There were only two other quilters left in the quilt shop. They stood at the rack of patterns as Darling Wife and I carried a bolt of multi-dye fabric over to the cutting table and waited for the clerk who had gone to pull a curtain on a display window as the sun had shifted and was coming into the shop and onto a display of fat quarters.
"It's not easy to machine quilt," said the taller of the two women as she turned the rack and pulled out patterns to look at.
"It has to be easy if you can do it," the second woman said. She gave the rack another spin away from the first woman.
"A lot you know with your betweens, said the first woman. She stopped the rack and held on to it tightly in place.
"Hand quilting takes some talent, which you certainly don't have," said the second woman trying to move the rack again.
"If you got near a machine, you'd run the needle through your thumb. Most likely your knee as well." She released the rack and turned a packet over and looked at the back and then the front again.
"Ha, ha," said the other. She grabbed at the pattern. "You don't know how to appliqué. Put it back. You're only fooling yourself."
"At least I know the difference between puce and teal," said the first woman. "All your quilts blind anyone not smart enough to look away."
"At least I finish my quilts. You only make squares and blocks. When are you going to put some of them together, huh?"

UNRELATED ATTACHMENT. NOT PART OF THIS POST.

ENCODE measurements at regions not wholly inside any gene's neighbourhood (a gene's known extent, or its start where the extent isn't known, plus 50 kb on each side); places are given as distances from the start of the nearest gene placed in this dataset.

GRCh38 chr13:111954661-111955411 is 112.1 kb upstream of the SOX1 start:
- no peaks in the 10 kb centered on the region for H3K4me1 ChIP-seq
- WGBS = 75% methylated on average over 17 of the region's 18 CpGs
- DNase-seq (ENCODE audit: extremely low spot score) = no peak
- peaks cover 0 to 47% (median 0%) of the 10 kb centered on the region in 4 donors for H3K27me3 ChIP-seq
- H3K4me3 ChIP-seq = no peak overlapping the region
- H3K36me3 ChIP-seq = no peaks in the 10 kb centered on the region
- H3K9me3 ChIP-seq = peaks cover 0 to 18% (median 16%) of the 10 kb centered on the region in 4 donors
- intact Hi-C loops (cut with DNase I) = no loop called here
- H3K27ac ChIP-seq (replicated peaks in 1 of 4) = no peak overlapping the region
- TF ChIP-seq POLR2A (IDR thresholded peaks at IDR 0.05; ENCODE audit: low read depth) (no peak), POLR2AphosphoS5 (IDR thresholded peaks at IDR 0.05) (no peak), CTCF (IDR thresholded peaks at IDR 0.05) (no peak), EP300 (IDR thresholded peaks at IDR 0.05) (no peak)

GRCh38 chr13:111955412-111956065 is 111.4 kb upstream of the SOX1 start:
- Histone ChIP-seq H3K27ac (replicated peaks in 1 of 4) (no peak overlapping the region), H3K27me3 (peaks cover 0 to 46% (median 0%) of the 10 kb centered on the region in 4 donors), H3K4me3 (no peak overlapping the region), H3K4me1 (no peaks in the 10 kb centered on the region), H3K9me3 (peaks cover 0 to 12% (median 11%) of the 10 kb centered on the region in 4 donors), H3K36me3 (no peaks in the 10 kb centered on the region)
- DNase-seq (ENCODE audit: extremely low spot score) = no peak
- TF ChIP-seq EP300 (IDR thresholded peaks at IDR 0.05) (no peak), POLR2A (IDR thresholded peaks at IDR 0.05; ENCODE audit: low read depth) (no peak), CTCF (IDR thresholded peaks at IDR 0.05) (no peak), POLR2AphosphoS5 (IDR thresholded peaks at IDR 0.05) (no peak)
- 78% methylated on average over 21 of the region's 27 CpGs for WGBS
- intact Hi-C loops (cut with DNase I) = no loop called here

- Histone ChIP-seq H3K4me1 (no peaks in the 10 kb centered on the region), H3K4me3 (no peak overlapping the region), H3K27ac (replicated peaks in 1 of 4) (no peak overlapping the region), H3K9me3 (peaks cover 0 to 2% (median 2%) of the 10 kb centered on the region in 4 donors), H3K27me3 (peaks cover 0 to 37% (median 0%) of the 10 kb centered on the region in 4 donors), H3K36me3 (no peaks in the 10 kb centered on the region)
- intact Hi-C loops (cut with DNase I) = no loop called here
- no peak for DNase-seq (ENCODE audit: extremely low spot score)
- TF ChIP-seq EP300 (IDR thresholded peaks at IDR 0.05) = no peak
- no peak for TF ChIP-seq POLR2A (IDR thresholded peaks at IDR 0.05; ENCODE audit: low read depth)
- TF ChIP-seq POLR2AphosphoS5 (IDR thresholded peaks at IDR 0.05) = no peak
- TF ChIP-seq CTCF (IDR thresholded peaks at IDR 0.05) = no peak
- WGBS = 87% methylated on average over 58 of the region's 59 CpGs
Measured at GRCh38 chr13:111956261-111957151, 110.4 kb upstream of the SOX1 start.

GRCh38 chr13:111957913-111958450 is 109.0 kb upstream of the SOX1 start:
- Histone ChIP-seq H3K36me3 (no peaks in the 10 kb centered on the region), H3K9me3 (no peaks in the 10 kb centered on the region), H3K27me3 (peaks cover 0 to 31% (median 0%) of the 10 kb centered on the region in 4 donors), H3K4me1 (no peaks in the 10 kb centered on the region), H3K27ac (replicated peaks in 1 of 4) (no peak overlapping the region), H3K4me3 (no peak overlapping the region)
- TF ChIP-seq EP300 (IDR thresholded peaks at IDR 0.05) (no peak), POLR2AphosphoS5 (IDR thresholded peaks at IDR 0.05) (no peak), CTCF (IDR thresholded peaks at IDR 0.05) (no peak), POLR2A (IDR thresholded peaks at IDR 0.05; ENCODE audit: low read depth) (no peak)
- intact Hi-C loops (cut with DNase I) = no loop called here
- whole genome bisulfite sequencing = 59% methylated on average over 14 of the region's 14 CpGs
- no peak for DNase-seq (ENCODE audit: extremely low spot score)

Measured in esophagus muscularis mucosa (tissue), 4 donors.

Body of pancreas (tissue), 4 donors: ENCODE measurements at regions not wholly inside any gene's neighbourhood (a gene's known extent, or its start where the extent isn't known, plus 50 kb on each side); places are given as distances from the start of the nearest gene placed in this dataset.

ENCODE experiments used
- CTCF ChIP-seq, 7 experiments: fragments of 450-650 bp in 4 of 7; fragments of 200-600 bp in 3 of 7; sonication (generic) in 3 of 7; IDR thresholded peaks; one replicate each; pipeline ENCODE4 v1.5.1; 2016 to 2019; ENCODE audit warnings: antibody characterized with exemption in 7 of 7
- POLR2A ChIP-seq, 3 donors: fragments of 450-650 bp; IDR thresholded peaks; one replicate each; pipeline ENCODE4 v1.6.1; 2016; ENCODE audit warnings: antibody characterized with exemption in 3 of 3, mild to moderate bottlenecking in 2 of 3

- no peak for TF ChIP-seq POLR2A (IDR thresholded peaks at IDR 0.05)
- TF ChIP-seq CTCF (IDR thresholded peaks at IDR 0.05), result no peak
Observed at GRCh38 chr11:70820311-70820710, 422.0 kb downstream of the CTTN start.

"At least my squares and blocks match up and are even. You're like a crooked woman with crooked eyesight. Even a ruler doesn't help your lines. And I won't even mention your points that never match up."
"Crazy quilts don't need to be straight. Crooked is much better. More artistic. You think art is a man's name."
"Susan, you should take up painting broken furniture. That's a hobby you'd understand."
"Susanne, you should know what you're talking about before you start criticizing someone who can quilt and knows one fabric from the other."
"They're both named Susan," I said to my wife as she unrolled some fabric off the bolt.
"One's Susan and the other's Susanne," Darling Wife said, emphasizing the difference in pronunciation I hadn't heard.
"You know them?" I asked.
"Everyone around here knows them."
"Why are they arguing?" I asked.
"They're not arguing."
"Oh, that's right, quilters never argue," I said, having heard quilters argue at shops and shows and in casual conversation for several years. Usually the arguments were over which yellow is better, lemon yellow or buttercup yellow; or they argue over batting, high loft, low loft, fusible, non-fusible, all cotton or a blend; or they argue over the size of stitches in hand quilting, ten to the inch or twelve to the inch; or they argue over needle size; or they argue over paper piecing or foundation piecing or sewing machine brand or type of iron or templates or freezer paper or--or--or--anything.
"Quilters don't argue. They have discussions," my sweet spouse said. "The Sue Sisters are just considering quilting in general."